Benedict v. Price, 38 F.2d 309 (E.D.N.Y. 1929)

US District Court for the Eastern District of New York - 38 F.2d 309 (E.D.N.Y. 1929)
November 26, 1929

38 F.2d 309 (1929)

BENEDICT
v.
PRICE.

No. 3997.

District Court, E. D. New York.

November 26, 1929.

Gleason, McLanahan, Merritt & Ingraham, of New York City (Joseph B. Miller, of New York City, of counsel), for plaintiff.

Howard W. Ameli, U. S. Atty., of Brooklyn, N. Y. (C. M. Charest, Gen. Counsel, Bureau of Internal Revenue, and Eugene Harpole, Sp. Atty., Bureau of Internal Revenue, both of Washington, D. C., and Albert D. Smith, Asst. U. S. Atty., of Brooklyn, N. Y., of counsel), for defendant.

CAMPBELL, District Judge.

The above-entitled action comes before this court on a motion made by the defendant to dismiss the complaint therein, on the ground that the same does not state facts sufficient to constitute a cause of action.

The complaint in the above-entitled action contains the following allegations:

That the plaintiff is a resident of the city and state of New York. That the defendant, Warren G. Price, at all the times mentioned was and is the collector of the United States internal revenue for the First district of New York, and a resident and inhabitant of the Eastern district of New York. That on or about the 14th day of March, 1923, and the 14th day of March, 1924, the plaintiff filed income tax returns for the calendar years 1922 and 1923, respectively, and thereafter paid the collector the amount of the taxes due on the basis of said returns. That subsequently the Commissioner assessed additional income taxes against the plaintiff for each of the years 1922 and 1923, which were paid under protest to the defendant as Collector. That plaintiff made payment under compulsion, duress, and coercion. That plaintiff filed claims for the refund of the additional taxes for 1922 and 1923 with the defendant. That these claims were rejected by the Commissioner of Internal Revenue, on or about June, 1927, and no part of the additional taxes has been refunded. That the taxable net income for the respective years reported by the plaintiff to the said defendant was a stated amount. That the taxable net income for the respective years as determined by the *310 Commissioner of Internal Revenue was a stated amount higher than the amount originally reported by the plaintiff. That the plaintiff was, at all the times in said complaint mentioned, a member of the partnership of Benedict & Benedict, insurance brokers. That under the terms of the partnership agreement executed by the plaintiff and others, a copy of which is attached to the complaint and marked "Exhibit A," the estate of any deceased partner was to continue participation in the business of such partnership for a period of four years next succeeding his death.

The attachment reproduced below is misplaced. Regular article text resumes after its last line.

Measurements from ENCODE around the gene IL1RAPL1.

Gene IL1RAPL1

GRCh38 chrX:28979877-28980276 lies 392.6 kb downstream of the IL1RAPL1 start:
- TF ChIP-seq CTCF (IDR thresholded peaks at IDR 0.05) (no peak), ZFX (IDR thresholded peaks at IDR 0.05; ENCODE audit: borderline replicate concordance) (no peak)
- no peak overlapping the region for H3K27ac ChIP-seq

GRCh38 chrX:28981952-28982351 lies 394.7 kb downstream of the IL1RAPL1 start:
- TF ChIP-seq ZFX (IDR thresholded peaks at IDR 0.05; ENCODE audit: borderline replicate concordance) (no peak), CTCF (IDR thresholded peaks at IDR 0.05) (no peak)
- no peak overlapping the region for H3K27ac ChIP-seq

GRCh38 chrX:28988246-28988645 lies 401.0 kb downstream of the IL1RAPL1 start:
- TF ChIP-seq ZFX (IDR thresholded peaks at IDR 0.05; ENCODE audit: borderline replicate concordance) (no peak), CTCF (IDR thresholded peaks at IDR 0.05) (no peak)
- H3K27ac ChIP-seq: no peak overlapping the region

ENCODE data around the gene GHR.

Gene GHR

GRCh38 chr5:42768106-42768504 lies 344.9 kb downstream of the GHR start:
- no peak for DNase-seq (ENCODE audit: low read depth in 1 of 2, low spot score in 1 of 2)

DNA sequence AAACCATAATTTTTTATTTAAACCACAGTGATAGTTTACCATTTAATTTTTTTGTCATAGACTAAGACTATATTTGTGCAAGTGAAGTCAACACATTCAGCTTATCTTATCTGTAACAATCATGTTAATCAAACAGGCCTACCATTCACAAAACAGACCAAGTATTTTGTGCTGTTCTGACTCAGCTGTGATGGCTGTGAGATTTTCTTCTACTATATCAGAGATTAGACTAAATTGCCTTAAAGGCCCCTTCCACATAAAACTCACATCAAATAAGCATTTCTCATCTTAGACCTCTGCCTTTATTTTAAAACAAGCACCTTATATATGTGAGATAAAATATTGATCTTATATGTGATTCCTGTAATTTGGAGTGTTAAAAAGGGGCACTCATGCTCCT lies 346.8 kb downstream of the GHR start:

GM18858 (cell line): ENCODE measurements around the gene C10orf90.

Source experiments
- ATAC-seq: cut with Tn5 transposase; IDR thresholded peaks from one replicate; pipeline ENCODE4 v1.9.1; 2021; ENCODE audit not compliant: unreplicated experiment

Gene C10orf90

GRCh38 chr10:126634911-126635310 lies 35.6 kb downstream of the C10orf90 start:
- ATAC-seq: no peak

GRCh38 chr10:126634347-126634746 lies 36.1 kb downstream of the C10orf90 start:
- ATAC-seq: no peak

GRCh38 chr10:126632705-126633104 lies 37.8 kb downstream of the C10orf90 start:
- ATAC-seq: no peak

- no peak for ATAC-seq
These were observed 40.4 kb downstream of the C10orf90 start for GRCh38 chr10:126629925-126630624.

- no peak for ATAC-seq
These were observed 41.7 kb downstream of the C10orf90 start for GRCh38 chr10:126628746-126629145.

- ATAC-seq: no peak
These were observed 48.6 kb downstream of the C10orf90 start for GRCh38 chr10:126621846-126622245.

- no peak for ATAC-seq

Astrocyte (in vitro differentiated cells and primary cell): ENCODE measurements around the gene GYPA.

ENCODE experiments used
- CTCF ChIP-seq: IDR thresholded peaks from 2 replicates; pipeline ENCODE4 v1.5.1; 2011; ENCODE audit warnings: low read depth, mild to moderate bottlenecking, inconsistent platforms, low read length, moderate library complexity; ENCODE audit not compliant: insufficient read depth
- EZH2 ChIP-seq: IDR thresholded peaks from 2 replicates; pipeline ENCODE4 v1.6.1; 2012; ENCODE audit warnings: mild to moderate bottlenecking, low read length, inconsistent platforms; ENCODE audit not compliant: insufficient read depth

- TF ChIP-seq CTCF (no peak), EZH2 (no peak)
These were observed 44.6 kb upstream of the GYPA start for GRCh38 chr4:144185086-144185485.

That by mutual agreement the percentages in which the partnership profits were distributed, under paragraph II, Exhibit A, were changed to the following: Seelye Benedict, 40.30. Estate of Andrew C. Benedict, 12.99. Walter S. Benedict, 20.32. Charles T. Swimm, 12.99. Thomas F. Handy, 7.80. Campbell T. Hamilton, 5.60.

That Andrew C. Benedict, one of the partners, died on March 28, 1922. That the capital of the estate in the business was $20,917.10 on the date of his death, $32,419.68 on January 1, 1923, and $32,990.99 on December 1, 1923. That the sum of $36,619.63 was paid to the estate of Andrew C. Benedict for the year 1922, of which $8,728.51 is alleged to have accrued from January 1, 1922, to March 28, 1922, the date of his death. That the sum of $40,162.68 was paid to the estate of Andrew C. Benedict for the year 1923. That the net income of Benedict & Benedict for the year 1922 was $281,906.33, actually distributed as follows:

 
  Seelye Benedict .................. $113,608.25
  Estate of Andrew C. Benedict .....   36,619.63
  Walter S. Benedict ...............   57,283.37
  Charles T. Swimm .................   36,619.63
  Thomas F. Handy ..................   21,988.70
  Campbell T. Hamilton .............   15,786.75
                                     ___________
                                     $281,906.33

That the Commissioner determined the distributive shares as follows:

 
  Seelye Benedict .................. $126,526.45
  Estate of Andrew C. Benedict .....    8,728.51
  Walter S. Benedict ...............   63,796.95
  Charles T. Swimm .................   40,783.59
  Thomas F. Handy ..................   24,488.99
  Campbell T. Hamilton .............   17,581.84
                                     ___________
                                     $281,906.33

That the plaintiff's distributive share of said partnership income was an amount stated, which was the sum originally reported by plaintiff in his income tax for the year 1922. That the Commissioner determined plaintiff's distributive share in the income of Benedict & Benedict as an amount stated, an increase of an amount stated, by allocating to the plaintiff a proportionate share in the partnership profits for the year 1922, paid to the estate of Andrew C. Benedict. That the amount determined by the Commissioner was in excess of the actual net income of the plaintiff in a sum stated, representing an increase in the plaintiff's distributive share in the income from Benedict & Benedict as originally reported. That the difference between the amount reported as income by the plaintiff and that found due as income by the Commissioner resulted in an additional income tax of an amount stated, the refund of which plaintiff asked with interest. That the taxable net income for the year 1923 reported by the plaintiff to the defendant was an amount stated. That the net income as determined by the Commissioner for the year 1923 was an amount stated. That the net income of Benedict & Benedict for the year ending December 31, 1923, was $309,181.52, actually distributed: